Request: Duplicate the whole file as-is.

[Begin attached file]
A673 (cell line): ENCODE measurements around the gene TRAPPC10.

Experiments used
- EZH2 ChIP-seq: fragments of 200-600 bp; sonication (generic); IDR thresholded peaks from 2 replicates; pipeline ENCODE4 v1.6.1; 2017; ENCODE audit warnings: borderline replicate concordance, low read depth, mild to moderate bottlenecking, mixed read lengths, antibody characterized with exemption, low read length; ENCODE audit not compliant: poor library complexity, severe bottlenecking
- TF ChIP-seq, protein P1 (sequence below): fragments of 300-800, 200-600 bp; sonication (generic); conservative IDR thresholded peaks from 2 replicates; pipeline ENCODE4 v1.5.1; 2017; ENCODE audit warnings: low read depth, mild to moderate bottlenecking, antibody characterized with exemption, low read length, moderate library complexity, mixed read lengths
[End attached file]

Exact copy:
A673 (cell line): ENCODE measurements around the gene TRAPPC10.

Experiments used
- EZH2 ChIP-seq: fragments of 200-600 bp; sonication (generic); IDR thresholded peaks from 2 replicates; pipeline ENCODE4 v1.6.1; 2017; ENCODE audit warnings: borderline replicate concordance, low read depth, mild to moderate bottlenecking, mixed read lengths, antibody characterized with exemption, low read length; ENCODE audit not compliant: poor library complexity, severe bottlenecking
- TF ChIP-seq, protein P1 (sequence below): fragments of 300-800, 200-600 bp; sonication (generic); conservative IDR thresholded peaks from 2 replicates; pipeline ENCODE4 v1.5.1; 2017; ENCODE audit warnings: low read depth, mild to moderate bottlenecking, antibody characterized with exemption, low read length, moderate library complexity, mixed read lengths